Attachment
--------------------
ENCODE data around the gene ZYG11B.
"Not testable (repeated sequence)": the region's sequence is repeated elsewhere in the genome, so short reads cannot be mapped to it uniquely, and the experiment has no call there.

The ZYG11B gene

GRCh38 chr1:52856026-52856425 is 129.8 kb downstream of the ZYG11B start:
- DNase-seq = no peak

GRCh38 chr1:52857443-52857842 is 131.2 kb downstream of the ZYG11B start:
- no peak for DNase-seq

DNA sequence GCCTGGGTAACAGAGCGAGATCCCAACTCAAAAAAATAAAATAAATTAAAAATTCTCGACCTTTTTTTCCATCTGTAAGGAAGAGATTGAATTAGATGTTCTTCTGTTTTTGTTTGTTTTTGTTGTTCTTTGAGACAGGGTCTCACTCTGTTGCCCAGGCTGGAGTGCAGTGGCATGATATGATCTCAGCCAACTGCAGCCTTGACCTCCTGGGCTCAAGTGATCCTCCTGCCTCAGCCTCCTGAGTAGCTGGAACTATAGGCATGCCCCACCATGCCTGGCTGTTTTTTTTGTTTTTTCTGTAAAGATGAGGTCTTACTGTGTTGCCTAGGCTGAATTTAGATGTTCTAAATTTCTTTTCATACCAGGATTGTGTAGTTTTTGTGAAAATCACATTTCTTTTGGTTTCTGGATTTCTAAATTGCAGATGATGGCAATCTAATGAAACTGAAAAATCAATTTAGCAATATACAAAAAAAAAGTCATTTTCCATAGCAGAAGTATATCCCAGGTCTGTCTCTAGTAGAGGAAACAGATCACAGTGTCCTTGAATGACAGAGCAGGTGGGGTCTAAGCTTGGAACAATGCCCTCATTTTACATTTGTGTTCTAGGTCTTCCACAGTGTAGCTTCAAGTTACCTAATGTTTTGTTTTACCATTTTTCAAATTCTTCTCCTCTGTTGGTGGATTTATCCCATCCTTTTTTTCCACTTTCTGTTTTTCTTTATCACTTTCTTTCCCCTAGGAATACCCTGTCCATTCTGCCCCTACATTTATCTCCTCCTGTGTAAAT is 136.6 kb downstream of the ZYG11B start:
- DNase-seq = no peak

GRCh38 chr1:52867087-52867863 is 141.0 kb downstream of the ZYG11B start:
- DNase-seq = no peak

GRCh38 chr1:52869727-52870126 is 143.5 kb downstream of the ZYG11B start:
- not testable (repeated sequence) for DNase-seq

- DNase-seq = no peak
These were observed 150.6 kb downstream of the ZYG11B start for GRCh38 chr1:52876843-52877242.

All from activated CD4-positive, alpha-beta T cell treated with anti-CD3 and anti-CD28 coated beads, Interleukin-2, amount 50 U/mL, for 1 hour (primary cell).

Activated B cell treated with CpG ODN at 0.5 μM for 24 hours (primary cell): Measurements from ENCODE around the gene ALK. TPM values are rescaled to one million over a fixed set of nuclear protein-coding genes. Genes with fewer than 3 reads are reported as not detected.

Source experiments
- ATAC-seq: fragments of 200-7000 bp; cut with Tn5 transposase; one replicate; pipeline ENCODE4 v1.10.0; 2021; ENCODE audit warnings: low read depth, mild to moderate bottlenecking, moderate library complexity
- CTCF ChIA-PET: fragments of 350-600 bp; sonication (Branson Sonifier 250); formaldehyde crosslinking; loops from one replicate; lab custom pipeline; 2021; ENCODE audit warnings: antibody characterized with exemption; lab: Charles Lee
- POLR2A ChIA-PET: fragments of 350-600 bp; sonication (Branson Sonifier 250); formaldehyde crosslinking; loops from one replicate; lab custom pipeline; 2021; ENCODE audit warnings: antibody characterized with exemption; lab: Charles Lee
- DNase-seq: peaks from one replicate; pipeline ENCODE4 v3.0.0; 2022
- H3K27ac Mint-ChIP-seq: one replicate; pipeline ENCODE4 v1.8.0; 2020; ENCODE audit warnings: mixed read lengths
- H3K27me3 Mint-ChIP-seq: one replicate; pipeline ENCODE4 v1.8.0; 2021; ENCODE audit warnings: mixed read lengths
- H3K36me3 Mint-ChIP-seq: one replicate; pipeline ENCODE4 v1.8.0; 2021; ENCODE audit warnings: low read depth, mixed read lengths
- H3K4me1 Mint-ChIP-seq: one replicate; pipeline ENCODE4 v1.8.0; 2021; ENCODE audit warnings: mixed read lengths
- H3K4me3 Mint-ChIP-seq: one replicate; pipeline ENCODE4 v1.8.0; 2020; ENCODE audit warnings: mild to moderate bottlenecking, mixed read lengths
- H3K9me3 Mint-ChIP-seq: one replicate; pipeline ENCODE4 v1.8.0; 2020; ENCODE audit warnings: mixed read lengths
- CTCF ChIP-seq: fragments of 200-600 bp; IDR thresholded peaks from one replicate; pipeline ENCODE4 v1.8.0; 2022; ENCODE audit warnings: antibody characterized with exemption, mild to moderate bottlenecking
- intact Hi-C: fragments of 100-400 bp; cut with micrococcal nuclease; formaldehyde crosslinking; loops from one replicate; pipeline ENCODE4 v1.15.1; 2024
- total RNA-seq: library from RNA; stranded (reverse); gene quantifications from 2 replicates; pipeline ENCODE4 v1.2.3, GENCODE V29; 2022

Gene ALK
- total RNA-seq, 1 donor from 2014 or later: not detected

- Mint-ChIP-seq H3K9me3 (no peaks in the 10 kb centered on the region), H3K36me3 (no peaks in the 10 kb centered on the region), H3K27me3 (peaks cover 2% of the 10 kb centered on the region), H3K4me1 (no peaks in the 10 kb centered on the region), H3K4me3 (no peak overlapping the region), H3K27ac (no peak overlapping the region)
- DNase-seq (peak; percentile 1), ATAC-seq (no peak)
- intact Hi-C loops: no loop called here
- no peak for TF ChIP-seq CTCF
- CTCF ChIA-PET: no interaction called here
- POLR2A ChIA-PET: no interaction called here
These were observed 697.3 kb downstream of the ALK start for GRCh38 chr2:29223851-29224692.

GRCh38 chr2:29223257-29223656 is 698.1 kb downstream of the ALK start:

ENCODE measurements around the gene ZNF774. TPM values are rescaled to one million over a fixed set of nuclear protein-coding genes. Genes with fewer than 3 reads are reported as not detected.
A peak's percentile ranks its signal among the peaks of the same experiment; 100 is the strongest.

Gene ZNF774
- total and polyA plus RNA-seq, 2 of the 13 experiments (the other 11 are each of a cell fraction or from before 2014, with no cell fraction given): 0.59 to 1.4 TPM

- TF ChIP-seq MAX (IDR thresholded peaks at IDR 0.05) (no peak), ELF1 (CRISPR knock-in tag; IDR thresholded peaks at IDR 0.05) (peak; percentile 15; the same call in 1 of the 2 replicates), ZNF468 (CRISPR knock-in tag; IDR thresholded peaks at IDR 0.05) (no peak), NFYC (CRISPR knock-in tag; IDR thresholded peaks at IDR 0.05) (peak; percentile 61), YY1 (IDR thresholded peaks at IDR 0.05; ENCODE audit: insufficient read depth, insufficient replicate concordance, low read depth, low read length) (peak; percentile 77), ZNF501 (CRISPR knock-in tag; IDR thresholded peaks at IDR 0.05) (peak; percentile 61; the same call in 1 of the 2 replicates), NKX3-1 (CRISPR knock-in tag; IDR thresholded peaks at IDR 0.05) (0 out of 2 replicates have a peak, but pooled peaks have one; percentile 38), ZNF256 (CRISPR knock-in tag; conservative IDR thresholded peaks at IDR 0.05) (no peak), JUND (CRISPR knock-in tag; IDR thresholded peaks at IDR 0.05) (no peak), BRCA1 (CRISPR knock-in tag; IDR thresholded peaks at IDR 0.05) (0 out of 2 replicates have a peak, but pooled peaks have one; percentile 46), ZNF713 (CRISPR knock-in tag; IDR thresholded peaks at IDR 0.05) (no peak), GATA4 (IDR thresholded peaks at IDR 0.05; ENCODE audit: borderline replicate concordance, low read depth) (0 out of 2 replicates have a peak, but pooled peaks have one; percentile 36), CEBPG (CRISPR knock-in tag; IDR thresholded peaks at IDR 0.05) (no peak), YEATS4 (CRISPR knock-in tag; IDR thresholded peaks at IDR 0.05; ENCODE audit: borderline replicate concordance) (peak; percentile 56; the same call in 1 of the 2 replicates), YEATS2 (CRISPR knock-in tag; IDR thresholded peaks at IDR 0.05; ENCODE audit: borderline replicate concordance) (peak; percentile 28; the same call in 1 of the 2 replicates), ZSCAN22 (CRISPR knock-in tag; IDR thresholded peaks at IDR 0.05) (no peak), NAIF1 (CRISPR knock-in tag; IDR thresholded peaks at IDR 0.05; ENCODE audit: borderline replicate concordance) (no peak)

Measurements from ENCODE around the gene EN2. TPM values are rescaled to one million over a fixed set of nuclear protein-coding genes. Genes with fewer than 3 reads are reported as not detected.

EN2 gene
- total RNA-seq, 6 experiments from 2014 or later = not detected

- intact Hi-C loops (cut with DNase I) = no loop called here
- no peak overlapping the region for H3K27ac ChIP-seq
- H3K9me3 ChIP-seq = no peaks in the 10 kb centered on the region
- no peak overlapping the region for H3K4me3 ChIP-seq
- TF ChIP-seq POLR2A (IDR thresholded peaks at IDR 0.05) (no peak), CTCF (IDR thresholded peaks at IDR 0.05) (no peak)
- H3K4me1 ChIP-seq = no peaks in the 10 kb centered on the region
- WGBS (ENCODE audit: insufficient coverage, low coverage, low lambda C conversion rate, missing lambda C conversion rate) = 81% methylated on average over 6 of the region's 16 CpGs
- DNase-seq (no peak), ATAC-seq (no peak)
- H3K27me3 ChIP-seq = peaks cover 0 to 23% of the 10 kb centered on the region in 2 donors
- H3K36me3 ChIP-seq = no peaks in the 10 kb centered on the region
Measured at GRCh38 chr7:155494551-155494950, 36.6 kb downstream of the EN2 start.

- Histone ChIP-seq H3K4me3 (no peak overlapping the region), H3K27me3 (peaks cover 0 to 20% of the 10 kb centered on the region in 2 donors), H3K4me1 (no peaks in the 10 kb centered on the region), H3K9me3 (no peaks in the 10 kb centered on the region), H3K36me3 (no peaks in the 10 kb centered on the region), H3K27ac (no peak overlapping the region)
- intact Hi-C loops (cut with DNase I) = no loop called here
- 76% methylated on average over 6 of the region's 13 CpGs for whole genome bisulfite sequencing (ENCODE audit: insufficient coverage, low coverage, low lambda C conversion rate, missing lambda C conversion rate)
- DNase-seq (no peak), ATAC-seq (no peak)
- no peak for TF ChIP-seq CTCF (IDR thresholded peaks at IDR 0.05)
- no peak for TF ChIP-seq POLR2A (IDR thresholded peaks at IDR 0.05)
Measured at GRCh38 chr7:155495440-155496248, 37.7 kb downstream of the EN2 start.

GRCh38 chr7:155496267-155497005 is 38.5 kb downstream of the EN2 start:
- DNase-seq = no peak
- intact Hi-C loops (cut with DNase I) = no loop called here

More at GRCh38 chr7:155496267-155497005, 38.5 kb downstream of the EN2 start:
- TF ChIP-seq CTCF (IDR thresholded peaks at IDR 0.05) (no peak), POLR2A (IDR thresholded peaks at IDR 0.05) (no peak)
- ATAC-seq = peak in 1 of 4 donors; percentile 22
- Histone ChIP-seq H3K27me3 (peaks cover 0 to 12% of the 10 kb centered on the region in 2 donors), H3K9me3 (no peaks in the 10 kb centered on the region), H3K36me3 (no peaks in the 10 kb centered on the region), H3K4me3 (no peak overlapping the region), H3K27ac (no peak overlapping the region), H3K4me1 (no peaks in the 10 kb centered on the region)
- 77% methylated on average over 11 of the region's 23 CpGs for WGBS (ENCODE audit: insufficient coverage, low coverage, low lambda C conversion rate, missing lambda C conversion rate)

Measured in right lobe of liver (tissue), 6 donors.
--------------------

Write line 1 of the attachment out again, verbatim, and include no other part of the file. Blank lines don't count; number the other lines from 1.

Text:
ENCODE data around the gene ZYG11B.